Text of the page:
The True Story of Mary, Queen of Scots

a woman posing for a picture
© Getty/Focus FeaturesThe much anticipated Elizabethan-era film, Mary Queen of Scots hit theaters everywhere December 21.Starring Academy Award nominees Soarise Ronan and Margot Robbie, the film tells the true story of Mary Stuart and her cousin, Elizabeth I.

While the story is compelling, was a 2018 film true to its 16th-century inspiration?

Spoilers ahead: 

Who was Mary, Queen of Scots?

Played in the film by Irish actress Soarise Ronan, Mary Stuart was known for her beauty and stature throughout her life and lived from 1542 to 1587.

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Asserted to the throne just six days after her birth, due to her father’s death, Mary was whisked away to France to be educated until she was old enough to rule Scotland.

Marrying her first husband, Francis II, at 16 years old she wore dual crowns as she sat on the French throne.

Mary returned to her homeland of Scotland after her husband died, making her a widow at 18.

The Rivalry Between Mary and Elizabeth I

The story of the dueling queens is very much based in reality. Queen Elizabeth I became threatened by Mary due to the favor she had with the English people.

Elizabeth already struggled with the approval of throughout her kingdom. The Queen was able to rule over England due to the death of her father, who also executed her mother and the deaths of all her siblings.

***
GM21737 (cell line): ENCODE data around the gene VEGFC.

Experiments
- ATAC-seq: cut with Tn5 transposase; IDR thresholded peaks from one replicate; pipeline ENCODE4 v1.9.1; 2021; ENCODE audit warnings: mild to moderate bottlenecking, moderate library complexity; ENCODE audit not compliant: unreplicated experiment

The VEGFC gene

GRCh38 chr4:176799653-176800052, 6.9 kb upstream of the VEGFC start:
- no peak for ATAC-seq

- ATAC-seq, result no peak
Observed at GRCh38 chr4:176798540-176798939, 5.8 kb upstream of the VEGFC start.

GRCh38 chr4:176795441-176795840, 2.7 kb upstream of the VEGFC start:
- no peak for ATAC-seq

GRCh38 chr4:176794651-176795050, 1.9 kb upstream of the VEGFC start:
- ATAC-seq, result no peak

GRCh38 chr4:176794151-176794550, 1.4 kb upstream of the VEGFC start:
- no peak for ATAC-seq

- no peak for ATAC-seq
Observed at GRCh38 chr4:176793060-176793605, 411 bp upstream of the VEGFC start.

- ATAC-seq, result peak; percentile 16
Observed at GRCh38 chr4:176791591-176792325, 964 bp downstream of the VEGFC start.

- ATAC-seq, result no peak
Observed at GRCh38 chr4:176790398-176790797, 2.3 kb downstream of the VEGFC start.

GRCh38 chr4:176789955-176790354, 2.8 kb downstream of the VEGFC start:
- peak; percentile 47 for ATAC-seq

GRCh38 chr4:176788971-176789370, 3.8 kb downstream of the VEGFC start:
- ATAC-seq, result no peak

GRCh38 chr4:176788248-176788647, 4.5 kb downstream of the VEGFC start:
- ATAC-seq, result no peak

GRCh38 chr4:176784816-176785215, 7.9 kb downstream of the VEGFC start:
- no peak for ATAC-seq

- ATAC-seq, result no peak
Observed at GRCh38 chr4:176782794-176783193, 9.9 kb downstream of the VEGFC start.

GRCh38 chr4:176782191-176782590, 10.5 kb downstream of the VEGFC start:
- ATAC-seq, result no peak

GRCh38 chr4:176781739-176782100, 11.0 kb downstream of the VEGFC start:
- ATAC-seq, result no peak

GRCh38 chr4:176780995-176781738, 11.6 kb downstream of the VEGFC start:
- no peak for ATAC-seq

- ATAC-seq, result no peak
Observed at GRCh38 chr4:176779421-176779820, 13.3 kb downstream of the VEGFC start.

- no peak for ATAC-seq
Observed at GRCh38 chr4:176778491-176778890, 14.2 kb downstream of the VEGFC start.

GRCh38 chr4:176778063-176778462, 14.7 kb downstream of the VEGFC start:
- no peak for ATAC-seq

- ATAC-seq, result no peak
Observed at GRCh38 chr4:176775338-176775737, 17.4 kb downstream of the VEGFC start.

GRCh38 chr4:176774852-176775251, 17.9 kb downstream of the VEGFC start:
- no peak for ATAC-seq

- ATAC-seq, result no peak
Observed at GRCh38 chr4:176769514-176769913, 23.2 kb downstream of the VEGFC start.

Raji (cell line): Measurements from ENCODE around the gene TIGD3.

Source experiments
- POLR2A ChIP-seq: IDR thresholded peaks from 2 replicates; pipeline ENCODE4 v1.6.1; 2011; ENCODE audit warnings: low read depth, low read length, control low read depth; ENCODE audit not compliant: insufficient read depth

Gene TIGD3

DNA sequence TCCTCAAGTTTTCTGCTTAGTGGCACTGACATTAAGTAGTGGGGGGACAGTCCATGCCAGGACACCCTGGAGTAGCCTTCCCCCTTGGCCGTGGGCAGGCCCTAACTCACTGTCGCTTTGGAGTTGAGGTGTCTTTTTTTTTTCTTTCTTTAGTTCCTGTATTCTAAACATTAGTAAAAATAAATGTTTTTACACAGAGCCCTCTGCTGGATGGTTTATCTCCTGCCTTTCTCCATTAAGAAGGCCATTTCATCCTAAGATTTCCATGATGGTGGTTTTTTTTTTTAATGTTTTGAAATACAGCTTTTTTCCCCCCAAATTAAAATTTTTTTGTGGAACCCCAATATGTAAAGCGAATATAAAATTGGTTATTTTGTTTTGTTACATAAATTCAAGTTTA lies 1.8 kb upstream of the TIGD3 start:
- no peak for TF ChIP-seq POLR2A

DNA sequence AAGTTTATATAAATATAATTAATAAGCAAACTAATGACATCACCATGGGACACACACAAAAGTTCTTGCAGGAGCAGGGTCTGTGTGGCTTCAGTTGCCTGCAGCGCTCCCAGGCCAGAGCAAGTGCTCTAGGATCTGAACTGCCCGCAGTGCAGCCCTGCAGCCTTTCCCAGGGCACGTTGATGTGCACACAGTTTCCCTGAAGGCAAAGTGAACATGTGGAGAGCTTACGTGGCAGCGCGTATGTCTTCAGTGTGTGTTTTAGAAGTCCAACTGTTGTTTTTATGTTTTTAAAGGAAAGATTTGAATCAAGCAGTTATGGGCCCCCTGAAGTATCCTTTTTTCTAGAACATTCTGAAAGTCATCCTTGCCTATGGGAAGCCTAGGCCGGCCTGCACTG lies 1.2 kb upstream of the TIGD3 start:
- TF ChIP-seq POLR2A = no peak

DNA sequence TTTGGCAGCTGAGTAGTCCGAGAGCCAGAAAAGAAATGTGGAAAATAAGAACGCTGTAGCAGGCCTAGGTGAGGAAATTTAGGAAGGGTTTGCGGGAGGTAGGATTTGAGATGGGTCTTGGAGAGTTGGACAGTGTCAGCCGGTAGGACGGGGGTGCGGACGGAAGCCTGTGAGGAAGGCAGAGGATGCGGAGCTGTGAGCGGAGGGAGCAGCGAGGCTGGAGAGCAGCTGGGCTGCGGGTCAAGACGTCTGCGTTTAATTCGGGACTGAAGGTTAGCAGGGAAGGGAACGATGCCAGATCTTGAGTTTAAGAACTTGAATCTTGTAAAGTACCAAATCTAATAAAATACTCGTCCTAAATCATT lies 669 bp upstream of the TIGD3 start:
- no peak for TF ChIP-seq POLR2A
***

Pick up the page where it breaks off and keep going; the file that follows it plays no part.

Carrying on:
Elizabeth was also Protestant, which the Catholic-driven country didn’t approve of. Mary, on the other hand, was Catholic and had a much easier transition to the throne.

Due to the threat of Elizabeth’s throne, Mary became a threat to her – and thus, a rivalry was born.

The one fictitious element of the queens’ relationship is their meeting. While the movie portrays a climactic meeting between the two leading ladies, according to historical records, it never happened.

British historian Dr. John Guy spoke with Vanity Fair regarding the reasoning behind the alteration to the true story.

Described by the historian as “a theatrical exaggeration,” filmmakers believed “that a movie could only work if the two principal protagonists actually met and looked each other in the eye.”

In reality, the two queens continued to communicate through letters.

The rivalry became so strong that Elizabeth imprisoned Mary and put her on trial for treason. Mary was later found guilty and beheaded.

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